After a year of enduring barriers imposed by the pandemic, scientists have good reason to welcome the Biden administration’s first budget request, which includes significant increases in funding for technology and innovation. Scientific progress requires this investment — indeed, it requires investment in the entire spectrum of discovery. We need use-inspired research, applied research and research that can turn abstract results into concrete solutions.

To use a factory analogy, every position along the assembly line needs to be operational and dependable. But, as a scientist and engineer, I argue that public investments at the beginning of the spectrum of discovery — basic curiosity-driven research — should outpace the investment at the end, finding technology solutions.


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The importance of curiosity-driven research cannot be overstated. The rapid development of the COVID-19 vaccines, for instance, arose from decades-long curiosity-driven research in cell biology. As a researcher who studies fluid flow, I know that answers to fluid mechanics questions posed a hundred years ago — about how air swirls, how water moves and pools or how blood flows — have enabled us to invent airplanes, imagine ocean wave energy extraction and improve drug delivery. Really, all inventions, from cell phones to solar panels, from hair dryers to wind turbines, are the offspring of curiosity-driven research of the past. 

Despite its importance, funding sources for basic research are less diverse compared to funding for technology solutions. This is, in part, because private industry, which is often motivated by short-term profits, is unlikely to invest in curiosity-driven research. Instead, scientists who are willing to dedicate their time to questions that may not pay off for decades depend almost entirely on public funding. 

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Certainly, not every basic research project will, in the short term, lead to a breakthrough technological solution. And that’s precisely the reason why we should invest heavily in basic research upfront, to make sure we have plenty of raw materials at hand when we search for technology solutions. Investment in technology and innovation can then be more selective, with metrics requiring a clear return on investment. We seed liberally and water selectively.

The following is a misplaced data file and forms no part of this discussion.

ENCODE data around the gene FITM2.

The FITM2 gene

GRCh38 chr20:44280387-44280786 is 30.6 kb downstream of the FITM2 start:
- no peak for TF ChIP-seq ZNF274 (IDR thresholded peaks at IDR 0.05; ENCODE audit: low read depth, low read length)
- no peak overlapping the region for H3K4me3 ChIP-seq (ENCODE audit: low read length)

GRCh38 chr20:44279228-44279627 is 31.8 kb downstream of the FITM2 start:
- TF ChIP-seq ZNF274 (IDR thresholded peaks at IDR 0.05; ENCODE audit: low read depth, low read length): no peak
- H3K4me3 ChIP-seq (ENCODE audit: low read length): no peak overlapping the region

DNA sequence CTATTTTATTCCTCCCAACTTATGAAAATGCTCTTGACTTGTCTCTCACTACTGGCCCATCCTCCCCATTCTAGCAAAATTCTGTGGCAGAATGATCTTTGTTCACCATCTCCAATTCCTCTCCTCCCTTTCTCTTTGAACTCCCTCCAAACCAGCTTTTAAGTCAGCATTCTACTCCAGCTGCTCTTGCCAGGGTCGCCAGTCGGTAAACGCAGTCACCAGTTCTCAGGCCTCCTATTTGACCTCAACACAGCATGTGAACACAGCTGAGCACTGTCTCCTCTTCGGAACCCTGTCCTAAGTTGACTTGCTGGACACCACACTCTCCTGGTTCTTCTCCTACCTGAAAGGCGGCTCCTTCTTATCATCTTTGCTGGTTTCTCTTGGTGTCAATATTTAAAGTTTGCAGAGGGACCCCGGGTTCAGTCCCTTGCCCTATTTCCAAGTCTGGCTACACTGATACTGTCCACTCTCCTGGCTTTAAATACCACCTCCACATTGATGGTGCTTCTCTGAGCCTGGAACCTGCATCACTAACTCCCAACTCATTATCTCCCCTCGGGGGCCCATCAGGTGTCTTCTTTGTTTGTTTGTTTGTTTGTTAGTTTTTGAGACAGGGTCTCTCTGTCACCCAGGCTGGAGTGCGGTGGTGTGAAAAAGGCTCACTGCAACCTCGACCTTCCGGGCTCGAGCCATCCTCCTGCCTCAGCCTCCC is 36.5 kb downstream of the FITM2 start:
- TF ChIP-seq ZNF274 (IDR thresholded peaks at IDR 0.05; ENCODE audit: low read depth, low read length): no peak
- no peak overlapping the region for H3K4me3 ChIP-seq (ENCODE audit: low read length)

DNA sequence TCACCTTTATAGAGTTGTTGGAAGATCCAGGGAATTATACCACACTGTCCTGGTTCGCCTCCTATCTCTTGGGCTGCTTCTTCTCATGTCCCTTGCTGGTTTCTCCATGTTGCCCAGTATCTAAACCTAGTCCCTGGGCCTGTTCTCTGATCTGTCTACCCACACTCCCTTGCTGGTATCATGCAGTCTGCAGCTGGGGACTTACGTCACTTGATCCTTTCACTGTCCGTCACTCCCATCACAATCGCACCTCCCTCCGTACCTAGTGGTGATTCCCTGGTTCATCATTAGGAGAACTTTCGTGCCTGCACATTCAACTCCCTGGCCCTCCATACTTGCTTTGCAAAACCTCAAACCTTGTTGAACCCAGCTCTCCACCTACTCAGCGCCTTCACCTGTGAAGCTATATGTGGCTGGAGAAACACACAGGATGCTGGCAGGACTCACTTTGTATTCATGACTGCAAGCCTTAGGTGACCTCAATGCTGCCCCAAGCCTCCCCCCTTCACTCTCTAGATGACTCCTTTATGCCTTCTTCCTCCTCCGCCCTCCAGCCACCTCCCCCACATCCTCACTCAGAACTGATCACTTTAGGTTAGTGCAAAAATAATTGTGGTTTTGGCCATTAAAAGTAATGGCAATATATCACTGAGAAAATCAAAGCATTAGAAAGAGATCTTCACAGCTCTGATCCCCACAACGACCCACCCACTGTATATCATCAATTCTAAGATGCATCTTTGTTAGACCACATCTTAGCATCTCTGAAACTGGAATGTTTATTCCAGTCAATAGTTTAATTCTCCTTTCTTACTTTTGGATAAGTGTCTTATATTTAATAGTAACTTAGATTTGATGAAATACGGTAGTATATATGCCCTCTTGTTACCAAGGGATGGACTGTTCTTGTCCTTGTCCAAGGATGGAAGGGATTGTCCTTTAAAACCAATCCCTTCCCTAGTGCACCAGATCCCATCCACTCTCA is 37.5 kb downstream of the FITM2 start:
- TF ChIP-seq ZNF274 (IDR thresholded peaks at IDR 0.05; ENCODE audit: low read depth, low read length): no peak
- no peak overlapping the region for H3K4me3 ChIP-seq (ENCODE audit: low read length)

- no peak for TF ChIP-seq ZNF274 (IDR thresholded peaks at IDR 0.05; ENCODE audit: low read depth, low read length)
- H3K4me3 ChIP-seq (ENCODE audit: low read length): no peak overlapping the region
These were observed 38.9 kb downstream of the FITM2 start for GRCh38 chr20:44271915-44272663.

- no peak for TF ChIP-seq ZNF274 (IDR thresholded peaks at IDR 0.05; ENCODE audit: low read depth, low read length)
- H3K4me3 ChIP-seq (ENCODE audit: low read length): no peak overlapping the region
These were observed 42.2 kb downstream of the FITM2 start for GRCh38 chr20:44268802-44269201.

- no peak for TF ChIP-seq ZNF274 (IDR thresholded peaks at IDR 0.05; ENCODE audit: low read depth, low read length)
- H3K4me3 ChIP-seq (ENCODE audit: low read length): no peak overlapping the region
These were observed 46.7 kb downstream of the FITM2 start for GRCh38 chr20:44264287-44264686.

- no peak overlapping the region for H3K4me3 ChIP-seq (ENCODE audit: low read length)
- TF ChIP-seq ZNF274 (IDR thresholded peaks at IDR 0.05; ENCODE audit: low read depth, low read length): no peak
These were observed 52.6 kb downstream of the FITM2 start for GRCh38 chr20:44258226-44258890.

However, the current budget request privileges funding toward technology. To be sure, it includes a 20% boost to the budget of the National Science Foundation (NSF), bringing it to $10.2 billion. Much of this funding will go toward funding basic curiosity-driven research. But the budget request also calls for the creation of a new directorate within the NSF for technology and innovation, which would receive $50 billion — five times the NSF science budget — as part of President Biden’s infrastructure proposal. These funds would be used to turn new scientific insights into technology solutions. 

Without a doubt, these investments are important. But if we invest only in efforts that lead to known desired outcomes, we will be bound by our imagination of what is possible. Furthermore, even a short interruption to funding for curiosity-driven research could mean a serious gap. We wouldn’t feel the effects right away, but we would be denying our grandchildren the raw materials they will need to find solutions to their problems in a hundred years. 

Thankfully, the budget request and the infrastructure bill unveiled by the Biden administration are signaling support for the entire spectrum of research activities. But I ask lawmakers and the public to recognize that funding for technological advancement and immediate solutions must come alongside larger, perhaps even fivefold, investments in basic research — open-ended scholarship inspired not by immediate needs but by curiosity and wonder. It is only when we engage with no end goal in mind that we can discover the building blocks for the solutions we never dreamed of. 

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The views expressed in this article are the author’s own and do not necessarily reflect Fair Observer’s editorial policy.